Being in college means having the opportunity to make friends in college with people from different parts of the world and from different backgrounds.
It’s often said that making friends in college is easy, but it can still lead to social anxiety, so here are his five helpful tips for making friends at college. you can do it!
Going to college is one of the most exciting and transformative experiences for young people. Having friends in college is one of the best ways to feel at home and make the most of your four years. Here are 10 tips for making friends in college.
1. Start conversations with new people every day
Remember, you’re not the only one looking to make new friends when school starts. So, it’s important to find ways to reach new people. Challenge yourself to strike up conversations with new people every day.
This is as much as sitting next to someone eating alone in the dining room, asking someone in your dorm where they are from, or chatting with someone new to the program and attending a class. It’s easy. Not only will you be able to find friends, but someone else should be grateful to reach out to you.
2. Get a job on campus
One of the best ways to meet new people is to find jobs on campus. Many of these jobs take place in places where you meet and interact with people who work as an assistant in the cafeteria, in the dormitory, and even in the library. Millions of people come to you for help, support, or just to start a conversation.
3. Do your homework in the public domain
It might be tempting to lock yourself in your room to do your homework, but you probably won’t meet anyone that way. If you end up hanging out in the room, leave the door open to encourage others to stop by.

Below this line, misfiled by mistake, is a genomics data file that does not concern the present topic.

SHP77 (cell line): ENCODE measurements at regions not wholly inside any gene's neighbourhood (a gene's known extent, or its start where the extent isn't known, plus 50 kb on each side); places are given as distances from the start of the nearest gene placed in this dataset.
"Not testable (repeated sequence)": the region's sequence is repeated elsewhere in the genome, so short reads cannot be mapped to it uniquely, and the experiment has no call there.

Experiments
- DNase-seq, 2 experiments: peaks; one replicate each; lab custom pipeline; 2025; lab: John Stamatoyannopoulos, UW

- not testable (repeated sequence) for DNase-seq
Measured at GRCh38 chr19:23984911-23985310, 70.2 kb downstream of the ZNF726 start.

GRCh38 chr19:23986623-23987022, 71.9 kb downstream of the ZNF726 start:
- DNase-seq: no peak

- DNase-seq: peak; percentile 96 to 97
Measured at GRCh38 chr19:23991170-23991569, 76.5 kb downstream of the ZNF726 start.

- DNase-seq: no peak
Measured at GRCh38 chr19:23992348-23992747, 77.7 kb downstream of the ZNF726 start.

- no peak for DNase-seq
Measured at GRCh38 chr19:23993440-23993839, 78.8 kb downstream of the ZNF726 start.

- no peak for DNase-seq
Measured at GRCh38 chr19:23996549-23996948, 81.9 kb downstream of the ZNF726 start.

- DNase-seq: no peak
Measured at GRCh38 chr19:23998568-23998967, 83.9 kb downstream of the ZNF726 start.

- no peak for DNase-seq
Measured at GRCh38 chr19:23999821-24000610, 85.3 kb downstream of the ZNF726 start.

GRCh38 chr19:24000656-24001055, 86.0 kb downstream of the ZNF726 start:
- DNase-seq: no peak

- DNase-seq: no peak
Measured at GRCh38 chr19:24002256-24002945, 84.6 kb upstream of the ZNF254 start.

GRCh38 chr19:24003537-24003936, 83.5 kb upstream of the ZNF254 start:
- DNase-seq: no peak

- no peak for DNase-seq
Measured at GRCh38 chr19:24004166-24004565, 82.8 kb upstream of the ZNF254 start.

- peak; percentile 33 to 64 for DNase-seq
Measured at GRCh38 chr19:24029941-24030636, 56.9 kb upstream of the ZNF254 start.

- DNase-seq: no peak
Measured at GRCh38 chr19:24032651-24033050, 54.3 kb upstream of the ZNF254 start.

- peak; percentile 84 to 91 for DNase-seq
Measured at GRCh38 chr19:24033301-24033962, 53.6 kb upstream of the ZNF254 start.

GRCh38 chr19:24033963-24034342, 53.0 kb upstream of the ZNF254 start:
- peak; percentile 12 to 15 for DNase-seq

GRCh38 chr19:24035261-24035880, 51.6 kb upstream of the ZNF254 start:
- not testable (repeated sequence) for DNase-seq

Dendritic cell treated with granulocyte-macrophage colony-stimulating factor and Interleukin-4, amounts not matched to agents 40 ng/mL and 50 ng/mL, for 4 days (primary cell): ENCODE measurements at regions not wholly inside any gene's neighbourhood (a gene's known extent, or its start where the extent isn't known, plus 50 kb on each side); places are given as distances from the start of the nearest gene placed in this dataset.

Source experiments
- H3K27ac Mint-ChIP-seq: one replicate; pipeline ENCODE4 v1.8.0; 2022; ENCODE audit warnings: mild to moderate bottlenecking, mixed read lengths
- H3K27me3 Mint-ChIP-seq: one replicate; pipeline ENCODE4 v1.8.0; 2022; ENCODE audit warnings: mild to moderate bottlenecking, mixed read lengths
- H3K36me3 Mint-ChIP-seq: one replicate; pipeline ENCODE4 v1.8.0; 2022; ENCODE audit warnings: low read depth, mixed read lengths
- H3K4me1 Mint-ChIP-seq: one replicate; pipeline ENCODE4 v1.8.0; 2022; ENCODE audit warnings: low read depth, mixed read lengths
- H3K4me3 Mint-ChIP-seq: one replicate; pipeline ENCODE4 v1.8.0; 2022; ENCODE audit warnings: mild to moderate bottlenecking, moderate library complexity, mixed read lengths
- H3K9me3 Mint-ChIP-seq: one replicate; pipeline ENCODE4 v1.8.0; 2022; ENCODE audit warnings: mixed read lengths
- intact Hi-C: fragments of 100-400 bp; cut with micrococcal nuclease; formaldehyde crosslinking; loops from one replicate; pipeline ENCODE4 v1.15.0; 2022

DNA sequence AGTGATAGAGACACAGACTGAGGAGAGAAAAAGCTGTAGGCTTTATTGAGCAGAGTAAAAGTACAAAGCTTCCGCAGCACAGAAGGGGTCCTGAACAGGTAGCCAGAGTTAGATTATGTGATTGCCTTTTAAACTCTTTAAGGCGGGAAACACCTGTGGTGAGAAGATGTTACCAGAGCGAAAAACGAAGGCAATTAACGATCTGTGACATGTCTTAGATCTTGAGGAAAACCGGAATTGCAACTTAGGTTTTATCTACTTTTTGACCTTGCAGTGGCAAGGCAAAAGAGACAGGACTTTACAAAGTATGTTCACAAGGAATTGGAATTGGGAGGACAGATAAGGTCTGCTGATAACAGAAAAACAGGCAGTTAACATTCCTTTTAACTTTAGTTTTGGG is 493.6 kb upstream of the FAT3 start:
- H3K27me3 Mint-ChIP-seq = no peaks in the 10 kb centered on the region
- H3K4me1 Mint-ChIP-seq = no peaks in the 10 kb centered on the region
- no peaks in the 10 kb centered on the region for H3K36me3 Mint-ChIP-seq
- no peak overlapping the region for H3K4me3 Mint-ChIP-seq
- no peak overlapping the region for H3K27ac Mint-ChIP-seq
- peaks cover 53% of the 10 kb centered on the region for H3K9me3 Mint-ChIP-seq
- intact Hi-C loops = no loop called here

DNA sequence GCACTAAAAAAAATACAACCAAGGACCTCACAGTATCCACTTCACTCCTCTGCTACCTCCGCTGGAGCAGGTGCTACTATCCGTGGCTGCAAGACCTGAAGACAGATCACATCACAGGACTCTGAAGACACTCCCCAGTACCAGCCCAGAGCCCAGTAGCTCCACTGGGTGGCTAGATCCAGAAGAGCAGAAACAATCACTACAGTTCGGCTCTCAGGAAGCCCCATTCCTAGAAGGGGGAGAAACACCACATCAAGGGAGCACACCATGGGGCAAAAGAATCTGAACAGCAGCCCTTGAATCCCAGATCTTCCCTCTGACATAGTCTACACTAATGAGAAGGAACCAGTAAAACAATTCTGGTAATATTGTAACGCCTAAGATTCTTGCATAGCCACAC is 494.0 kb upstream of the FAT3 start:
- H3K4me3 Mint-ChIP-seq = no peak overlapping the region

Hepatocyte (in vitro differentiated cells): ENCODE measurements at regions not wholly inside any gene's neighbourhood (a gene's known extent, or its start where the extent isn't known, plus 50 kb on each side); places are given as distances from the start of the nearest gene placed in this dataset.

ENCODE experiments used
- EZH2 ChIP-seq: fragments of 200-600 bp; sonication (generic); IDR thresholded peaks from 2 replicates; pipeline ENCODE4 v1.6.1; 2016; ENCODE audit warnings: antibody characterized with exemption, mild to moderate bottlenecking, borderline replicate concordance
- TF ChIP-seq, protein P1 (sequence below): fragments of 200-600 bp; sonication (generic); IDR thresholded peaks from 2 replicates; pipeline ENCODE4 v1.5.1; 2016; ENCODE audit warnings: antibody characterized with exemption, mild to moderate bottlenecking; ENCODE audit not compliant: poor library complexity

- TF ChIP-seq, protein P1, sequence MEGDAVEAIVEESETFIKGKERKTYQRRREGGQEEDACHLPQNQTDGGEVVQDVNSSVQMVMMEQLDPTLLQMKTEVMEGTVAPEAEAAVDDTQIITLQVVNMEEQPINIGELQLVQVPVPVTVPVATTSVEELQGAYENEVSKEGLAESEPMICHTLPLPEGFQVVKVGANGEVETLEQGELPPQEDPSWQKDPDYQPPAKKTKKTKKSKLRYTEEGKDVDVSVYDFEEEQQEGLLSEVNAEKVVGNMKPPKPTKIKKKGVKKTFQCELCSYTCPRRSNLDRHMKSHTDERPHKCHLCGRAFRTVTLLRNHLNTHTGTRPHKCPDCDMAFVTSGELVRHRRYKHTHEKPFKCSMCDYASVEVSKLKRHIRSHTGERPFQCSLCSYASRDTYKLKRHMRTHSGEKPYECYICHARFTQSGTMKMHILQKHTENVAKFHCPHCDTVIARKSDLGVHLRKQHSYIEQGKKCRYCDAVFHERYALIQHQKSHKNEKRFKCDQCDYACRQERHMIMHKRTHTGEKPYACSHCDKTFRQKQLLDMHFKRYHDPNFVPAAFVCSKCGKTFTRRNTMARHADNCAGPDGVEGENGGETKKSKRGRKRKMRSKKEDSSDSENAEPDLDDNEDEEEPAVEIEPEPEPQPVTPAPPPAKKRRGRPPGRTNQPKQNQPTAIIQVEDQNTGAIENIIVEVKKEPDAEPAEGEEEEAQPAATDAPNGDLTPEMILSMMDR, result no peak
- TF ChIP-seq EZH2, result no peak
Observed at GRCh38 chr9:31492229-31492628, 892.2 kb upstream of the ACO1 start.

If possible, bring a book into your dormitory common room, visit your major’s study area, grab a table in the library, or sit in the student union. You will have the opportunity to chat with other students and have other students reach out to you.
4. Join student organizations
The college has many great opportunities and one of the best ways to meet others is through student organizations. Most colleges offer many clubs, fraternities, sororities, and sports for students to join.
If you’re not sure where to start, contact your school’s student activities department. It helps you find groups of like-minded students and build your network.
Volunteering is not only a great way to meet people, but it also allows you to contribute to the college community and gain new skills for your resume. Seriously, it’s a win-win situation.
6. Participate in Campus Events
The campus has an entire department dedicated to running events and programs. These professionals, graduate students, student workers, and volunteers spend considerable time and money organizing events and attracting students.
Events are typically shared online and posted in dormitories, student unions, or class buildings. Try them out and join us regularly. You can even find opportunities to volunteer and find jobs on campus.
7. Join an online group
For us introverts, attending all the social events our college offers can be overwhelming. As such, it may be worth considering other less impactful options. Talk to fellow students online before entering campus.
After registration, many colleges start Facebook groups for the purpose of connecting new students. Join some, check your local social media and find your buddies. That way, when you arrive on campus, you’ll be sure to meet some familiar faces that will ease your transition.
8. Attend every class
Skipping classes can be very tempting. Especially when there is no one around to tell you to go. However, it’s easy to see who’s in class and who’s not. Attending classes regularly helps others get to know you and shows professors that you are a dedicated student.
This is a great way to meet people who are passionate about your research, and professors can also help connect you to other exciting opportunities.
9. Hang out at the Student Center